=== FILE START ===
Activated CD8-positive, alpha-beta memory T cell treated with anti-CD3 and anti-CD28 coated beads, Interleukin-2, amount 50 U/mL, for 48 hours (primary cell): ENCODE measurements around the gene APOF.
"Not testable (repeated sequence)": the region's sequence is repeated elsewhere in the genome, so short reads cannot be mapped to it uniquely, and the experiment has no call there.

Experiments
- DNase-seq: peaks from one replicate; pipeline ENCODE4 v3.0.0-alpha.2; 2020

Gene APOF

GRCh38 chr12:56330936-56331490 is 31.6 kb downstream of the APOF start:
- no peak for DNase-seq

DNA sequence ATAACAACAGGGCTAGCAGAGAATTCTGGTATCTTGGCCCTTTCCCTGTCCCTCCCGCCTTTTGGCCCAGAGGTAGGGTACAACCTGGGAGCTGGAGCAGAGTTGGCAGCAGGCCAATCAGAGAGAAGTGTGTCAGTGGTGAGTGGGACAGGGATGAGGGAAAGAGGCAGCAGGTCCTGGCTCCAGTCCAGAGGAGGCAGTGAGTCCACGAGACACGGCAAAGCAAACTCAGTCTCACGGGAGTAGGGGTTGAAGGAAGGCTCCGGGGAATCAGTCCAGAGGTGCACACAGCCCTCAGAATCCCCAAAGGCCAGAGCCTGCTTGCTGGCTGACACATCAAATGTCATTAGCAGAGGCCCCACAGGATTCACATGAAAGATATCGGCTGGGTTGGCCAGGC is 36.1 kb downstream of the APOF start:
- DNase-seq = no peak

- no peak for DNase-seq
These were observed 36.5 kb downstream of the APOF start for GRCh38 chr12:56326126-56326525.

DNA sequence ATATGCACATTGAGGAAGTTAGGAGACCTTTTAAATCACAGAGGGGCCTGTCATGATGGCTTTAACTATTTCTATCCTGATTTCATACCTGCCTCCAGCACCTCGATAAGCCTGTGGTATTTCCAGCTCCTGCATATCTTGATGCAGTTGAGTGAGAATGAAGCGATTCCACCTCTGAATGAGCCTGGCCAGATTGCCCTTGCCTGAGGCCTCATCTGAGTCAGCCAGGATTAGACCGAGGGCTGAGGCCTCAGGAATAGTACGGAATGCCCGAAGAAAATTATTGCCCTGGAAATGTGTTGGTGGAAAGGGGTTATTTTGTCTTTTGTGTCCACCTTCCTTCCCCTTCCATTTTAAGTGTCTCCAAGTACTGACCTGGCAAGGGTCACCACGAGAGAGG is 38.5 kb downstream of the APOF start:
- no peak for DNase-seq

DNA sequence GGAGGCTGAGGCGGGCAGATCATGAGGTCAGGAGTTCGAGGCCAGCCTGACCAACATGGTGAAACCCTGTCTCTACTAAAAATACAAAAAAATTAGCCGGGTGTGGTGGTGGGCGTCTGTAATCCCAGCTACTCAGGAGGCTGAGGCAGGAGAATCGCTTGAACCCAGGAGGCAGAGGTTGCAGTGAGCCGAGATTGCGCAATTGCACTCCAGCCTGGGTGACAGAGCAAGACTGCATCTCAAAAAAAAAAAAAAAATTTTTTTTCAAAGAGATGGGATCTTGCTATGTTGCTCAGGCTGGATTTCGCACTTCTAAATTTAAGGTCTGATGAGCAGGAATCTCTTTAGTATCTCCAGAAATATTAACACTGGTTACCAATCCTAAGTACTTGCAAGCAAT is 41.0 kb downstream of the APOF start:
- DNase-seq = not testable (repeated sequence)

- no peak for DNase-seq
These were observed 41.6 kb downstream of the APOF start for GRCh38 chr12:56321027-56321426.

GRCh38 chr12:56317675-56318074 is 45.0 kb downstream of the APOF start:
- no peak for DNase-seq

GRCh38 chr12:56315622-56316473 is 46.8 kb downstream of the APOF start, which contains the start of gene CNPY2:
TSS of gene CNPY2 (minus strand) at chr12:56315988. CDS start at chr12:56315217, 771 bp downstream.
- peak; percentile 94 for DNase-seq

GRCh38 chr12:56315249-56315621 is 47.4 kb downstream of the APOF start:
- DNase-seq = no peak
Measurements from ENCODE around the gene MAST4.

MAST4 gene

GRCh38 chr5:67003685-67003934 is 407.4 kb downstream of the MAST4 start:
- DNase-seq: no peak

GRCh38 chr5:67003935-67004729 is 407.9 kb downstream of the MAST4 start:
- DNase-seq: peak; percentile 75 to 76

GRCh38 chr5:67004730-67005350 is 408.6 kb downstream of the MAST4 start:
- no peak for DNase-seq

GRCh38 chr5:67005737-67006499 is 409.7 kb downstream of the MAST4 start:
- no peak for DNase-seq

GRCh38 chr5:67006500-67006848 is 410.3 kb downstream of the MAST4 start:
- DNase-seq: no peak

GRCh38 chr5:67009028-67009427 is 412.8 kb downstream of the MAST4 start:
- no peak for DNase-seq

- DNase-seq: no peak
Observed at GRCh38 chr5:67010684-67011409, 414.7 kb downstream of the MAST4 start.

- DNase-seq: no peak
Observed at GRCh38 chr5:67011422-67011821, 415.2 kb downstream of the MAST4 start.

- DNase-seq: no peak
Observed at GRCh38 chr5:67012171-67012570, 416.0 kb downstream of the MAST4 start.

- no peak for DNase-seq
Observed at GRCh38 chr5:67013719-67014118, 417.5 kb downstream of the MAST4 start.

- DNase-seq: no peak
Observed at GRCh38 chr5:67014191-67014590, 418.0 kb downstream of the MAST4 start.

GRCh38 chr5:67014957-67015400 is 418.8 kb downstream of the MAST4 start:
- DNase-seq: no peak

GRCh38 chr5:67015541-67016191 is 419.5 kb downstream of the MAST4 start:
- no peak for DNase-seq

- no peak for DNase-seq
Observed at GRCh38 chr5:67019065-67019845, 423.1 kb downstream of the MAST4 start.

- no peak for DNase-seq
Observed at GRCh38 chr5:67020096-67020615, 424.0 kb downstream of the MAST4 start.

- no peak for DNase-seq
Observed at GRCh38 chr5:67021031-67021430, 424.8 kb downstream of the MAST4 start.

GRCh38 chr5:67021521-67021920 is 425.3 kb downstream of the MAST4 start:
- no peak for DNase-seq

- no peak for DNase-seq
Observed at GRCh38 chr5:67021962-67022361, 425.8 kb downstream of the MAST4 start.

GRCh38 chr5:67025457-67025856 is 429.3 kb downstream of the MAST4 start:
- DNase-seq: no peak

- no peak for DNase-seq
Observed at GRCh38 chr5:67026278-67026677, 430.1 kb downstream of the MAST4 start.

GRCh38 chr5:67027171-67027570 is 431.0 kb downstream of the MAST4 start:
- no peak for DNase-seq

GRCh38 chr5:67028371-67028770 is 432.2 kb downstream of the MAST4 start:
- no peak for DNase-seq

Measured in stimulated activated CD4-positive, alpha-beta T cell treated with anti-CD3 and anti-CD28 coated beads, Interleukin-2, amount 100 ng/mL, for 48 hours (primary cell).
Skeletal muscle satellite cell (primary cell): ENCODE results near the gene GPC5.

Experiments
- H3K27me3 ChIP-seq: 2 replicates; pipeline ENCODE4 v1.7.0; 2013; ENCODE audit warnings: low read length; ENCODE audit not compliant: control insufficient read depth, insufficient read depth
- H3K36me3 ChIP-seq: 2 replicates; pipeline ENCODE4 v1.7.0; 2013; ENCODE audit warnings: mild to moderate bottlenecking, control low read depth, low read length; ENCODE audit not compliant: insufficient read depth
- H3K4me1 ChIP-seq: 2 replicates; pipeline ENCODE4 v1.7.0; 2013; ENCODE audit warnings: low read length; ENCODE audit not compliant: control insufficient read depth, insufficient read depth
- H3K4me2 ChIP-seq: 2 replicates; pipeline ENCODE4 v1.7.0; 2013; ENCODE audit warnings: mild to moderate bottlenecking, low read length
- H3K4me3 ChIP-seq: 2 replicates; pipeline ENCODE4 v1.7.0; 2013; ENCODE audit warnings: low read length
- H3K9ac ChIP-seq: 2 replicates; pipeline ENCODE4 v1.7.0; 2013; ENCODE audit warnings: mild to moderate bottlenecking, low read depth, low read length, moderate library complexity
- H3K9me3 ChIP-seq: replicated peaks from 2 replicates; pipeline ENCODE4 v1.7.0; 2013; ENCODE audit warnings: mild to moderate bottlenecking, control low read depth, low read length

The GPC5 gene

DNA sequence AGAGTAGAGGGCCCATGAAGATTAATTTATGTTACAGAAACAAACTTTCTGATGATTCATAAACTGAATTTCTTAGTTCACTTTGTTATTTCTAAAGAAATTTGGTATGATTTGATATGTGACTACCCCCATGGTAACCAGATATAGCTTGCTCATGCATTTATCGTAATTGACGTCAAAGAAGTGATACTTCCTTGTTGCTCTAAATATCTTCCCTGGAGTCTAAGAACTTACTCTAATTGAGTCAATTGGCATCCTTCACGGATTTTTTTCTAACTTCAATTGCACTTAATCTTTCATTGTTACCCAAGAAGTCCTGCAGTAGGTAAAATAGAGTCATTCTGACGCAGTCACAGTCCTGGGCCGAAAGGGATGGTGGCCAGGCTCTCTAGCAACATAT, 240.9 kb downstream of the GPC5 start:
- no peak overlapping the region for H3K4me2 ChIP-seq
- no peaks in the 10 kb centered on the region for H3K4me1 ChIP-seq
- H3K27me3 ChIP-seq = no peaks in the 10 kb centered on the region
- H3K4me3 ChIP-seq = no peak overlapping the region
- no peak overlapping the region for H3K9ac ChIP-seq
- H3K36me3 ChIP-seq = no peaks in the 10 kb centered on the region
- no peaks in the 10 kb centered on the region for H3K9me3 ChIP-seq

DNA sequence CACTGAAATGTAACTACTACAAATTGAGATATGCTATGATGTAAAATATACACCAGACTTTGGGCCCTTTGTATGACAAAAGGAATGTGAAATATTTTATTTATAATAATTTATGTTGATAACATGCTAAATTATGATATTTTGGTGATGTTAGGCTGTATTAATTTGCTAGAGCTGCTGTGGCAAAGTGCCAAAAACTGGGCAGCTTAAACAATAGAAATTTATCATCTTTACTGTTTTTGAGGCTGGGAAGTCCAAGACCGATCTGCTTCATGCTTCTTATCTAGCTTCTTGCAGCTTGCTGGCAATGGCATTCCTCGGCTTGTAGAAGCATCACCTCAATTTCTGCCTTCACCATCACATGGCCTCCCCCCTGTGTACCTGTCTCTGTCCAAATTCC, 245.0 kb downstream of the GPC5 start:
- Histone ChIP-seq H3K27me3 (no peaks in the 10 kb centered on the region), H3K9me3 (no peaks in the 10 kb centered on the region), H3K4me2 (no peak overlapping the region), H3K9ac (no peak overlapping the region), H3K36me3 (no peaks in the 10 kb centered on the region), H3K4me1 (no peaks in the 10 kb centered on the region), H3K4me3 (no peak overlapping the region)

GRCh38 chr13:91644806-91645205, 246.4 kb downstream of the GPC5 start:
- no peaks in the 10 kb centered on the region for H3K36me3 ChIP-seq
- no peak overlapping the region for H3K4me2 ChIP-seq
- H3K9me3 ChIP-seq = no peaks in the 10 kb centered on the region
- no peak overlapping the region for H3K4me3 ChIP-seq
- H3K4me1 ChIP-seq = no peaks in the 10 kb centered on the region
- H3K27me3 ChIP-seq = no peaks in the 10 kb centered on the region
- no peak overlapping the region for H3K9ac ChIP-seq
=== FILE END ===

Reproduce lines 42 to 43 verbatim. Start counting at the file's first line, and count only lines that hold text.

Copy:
Observed at GRCh38 chr5:67011422-67011821, 415.2 kb downstream of the MAST4 start.

- DNase-seq: no peak